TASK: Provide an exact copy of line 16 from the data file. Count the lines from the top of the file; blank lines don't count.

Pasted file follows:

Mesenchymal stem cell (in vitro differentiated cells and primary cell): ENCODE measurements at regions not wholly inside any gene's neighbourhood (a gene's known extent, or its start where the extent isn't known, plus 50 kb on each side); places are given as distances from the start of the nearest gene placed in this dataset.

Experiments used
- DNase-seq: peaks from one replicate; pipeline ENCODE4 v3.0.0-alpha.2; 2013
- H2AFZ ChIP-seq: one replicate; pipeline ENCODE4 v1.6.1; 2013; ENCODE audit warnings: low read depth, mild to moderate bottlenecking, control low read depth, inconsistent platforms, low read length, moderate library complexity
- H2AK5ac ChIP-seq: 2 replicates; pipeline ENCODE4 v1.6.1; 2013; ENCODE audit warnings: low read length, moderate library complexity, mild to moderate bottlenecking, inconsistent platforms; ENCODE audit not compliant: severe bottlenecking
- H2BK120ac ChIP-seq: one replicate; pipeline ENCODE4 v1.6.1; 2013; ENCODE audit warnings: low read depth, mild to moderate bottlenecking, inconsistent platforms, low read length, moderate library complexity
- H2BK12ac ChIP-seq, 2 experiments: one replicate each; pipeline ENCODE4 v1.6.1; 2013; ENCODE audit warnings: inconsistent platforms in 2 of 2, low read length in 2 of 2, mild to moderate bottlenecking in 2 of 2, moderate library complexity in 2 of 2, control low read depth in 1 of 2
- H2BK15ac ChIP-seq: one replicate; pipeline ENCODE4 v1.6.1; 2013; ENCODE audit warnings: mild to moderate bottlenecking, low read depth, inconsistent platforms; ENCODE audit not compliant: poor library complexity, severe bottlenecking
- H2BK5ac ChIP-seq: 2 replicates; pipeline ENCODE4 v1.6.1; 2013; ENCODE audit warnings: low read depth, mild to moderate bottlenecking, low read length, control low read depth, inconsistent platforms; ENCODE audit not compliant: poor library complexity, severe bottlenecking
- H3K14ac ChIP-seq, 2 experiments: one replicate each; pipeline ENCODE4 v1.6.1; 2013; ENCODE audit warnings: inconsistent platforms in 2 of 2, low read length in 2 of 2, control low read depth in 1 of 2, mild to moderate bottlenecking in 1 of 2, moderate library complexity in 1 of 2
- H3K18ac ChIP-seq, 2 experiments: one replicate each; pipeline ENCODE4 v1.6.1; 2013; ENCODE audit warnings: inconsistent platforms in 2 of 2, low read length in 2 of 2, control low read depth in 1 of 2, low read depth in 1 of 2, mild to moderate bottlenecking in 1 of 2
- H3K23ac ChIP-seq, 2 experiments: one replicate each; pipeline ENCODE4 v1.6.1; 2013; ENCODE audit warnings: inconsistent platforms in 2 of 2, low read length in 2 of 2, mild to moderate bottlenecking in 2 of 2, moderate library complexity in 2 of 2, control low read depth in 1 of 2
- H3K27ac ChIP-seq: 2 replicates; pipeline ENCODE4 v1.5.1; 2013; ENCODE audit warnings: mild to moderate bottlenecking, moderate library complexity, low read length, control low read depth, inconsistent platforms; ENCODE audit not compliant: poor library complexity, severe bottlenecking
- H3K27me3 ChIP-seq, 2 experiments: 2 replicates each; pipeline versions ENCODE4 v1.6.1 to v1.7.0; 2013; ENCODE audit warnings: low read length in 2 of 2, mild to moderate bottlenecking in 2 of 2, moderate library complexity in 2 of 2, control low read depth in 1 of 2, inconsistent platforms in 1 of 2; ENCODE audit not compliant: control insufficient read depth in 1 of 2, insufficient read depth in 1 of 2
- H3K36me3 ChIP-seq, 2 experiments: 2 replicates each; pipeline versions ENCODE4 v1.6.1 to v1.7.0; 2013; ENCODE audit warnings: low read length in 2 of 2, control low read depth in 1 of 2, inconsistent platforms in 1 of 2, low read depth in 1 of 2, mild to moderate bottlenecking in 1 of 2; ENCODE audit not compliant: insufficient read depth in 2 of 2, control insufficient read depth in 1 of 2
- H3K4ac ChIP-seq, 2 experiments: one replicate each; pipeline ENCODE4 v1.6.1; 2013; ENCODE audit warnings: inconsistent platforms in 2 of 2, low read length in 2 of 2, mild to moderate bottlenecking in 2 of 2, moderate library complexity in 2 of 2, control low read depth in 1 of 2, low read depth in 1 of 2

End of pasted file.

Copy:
- H3K4ac ChIP-seq, 2 experiments: one replicate each; pipeline ENCODE4 v1.6.1; 2013; ENCODE audit warnings: inconsistent platforms in 2 of 2, low read length in 2 of 2, mild to moderate bottlenecking in 2 of 2, moderate library complexity in 2 of 2, control low read depth in 1 of 2, low read depth in 1 of 2